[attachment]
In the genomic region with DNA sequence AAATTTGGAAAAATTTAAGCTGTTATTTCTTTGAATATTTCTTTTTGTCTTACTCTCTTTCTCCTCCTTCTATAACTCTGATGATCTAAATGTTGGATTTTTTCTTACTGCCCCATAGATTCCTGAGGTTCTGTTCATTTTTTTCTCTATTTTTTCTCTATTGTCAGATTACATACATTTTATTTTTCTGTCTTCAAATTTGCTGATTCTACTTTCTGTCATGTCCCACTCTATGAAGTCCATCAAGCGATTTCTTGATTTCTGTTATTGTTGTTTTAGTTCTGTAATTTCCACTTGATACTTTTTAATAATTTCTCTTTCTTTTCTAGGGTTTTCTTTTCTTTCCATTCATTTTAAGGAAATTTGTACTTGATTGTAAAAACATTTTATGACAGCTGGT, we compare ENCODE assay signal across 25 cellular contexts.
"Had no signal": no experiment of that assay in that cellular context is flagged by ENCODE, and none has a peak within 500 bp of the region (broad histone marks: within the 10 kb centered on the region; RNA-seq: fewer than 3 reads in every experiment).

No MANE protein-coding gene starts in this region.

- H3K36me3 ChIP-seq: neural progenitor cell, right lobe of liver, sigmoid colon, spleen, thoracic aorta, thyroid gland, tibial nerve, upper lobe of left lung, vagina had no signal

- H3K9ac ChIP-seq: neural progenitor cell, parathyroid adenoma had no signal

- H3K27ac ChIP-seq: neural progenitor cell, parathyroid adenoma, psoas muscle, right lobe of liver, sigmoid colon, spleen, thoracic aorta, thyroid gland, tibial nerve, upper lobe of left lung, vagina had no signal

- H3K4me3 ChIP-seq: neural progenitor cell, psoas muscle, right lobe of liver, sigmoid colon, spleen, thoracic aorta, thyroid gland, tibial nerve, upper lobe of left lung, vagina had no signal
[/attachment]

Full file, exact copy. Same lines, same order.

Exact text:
In the genomic region with DNA sequence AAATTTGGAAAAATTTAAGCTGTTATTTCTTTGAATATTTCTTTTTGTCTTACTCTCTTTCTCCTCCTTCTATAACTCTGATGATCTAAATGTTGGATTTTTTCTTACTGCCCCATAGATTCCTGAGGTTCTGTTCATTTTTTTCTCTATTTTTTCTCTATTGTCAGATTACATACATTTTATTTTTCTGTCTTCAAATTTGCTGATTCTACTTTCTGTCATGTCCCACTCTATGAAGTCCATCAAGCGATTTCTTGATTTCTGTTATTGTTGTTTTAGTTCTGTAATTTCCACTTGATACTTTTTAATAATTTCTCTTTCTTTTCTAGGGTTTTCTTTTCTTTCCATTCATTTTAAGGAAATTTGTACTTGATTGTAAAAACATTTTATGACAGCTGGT, we compare ENCODE assay signal across 25 cellular contexts.
"Had no signal": no experiment of that assay in that cellular context is flagged by ENCODE, and none has a peak within 500 bp of the region (broad histone marks: within the 10 kb centered on the region; RNA-seq: fewer than 3 reads in every experiment).

No MANE protein-coding gene starts in this region.

- H3K36me3 ChIP-seq: neural progenitor cell, right lobe of liver, sigmoid colon, spleen, thoracic aorta, thyroid gland, tibial nerve, upper lobe of left lung, vagina had no signal

- H3K9ac ChIP-seq: neural progenitor cell, parathyroid adenoma had no signal

- H3K27ac ChIP-seq: neural progenitor cell, parathyroid adenoma, psoas muscle, right lobe of liver, sigmoid colon, spleen, thoracic aorta, thyroid gland, tibial nerve, upper lobe of left lung, vagina had no signal

- H3K4me3 ChIP-seq: neural progenitor cell, psoas muscle, right lobe of liver, sigmoid colon, spleen, thoracic aorta, thyroid gland, tibial nerve, upper lobe of left lung, vagina had no signal